Friday, November 1, 2013

A is for Art Everyday for a Month 2013

Its November again.  This means miserable weather and great holidays, and the start of yet another Art Everyday for a Month challenge.

This will be my fourth year taking part in a challenge that forces me to not only create everyday, but to put my work out there for the world to see and comment about. It is also  a great way to meet other artists, see and be inspired by their art and learn from their ideas and their struggles.

Looking back over the work and words I have posted on this blog over the last three challenges. I can see the progress I have made as an artist, enjoy the variety of materials and subjects that hold my interest or fade away, revisit my thoughts, ideas, struggles and adventures, and I can enjoy the comments made by others.

Looking to the future (or at least the next thirty days), I am excited to share some of the things I have been working on this year.  Some of what I will share will be generated in the process of preparing lessons for the classes I teach. And, there will be some brand new stuff coming out of the Monotype printing class I just began and which I will surely write more about. Printing is a totally new art form for me, and I am excited to be learning something new. After just one class, I can see fabulous applications of new techniques to my paintings and drawings.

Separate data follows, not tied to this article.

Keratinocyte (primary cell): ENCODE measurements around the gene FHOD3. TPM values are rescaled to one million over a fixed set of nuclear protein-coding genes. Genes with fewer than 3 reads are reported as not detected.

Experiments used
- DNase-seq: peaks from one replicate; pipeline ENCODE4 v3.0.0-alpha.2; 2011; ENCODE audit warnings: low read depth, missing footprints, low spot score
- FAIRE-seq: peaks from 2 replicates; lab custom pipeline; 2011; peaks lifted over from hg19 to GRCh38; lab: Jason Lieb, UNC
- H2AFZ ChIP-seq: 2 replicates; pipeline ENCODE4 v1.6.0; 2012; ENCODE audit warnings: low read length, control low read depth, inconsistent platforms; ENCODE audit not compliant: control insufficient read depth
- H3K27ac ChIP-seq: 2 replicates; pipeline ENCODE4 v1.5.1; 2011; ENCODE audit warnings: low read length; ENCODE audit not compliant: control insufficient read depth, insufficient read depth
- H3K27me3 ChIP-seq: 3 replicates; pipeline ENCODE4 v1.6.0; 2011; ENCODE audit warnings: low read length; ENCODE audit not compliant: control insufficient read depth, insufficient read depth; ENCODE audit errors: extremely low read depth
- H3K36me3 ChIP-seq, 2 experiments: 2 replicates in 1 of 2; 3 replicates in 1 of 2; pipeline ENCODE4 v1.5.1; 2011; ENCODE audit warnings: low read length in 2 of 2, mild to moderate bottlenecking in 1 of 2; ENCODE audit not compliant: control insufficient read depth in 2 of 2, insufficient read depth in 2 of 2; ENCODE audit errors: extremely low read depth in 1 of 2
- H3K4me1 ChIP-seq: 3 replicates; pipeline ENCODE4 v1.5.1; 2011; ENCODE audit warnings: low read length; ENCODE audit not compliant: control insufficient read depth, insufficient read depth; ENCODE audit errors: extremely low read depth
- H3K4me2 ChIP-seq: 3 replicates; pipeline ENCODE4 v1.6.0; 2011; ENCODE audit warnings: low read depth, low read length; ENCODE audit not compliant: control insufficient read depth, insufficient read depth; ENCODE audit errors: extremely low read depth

So, lots to look forward to, and lots to do. Tonight, I will be attending the opening of the newly renovated Multnomah Arts Center Gallery. (Read all about it here. Please stop by the gallery for the opening celebrations tonight, or anytime - it is beautiful.) I have three paintings in the Instructors' Show, and am looking forward to a great evening, meeting other instructors, seeing their work, and having my picture taken in front of my paintings to share with you :-) 

Also, I will be offering a Fashion Art class for teens in January. I need to polish my sketching skills in preparation for that.

This cat painting is one of series I have been working on for months. The idea of drawing abstract cats started as an idea for students, and has resulted in dozens of great images done by kids and seniors. I have also "made cats" with friends and for friends. This patterned cat, 12 x18 on watercolor paper, is done with caran d'ache water-soluble crayons and water. I think this one is wishing you a slightly belated Happy Halloween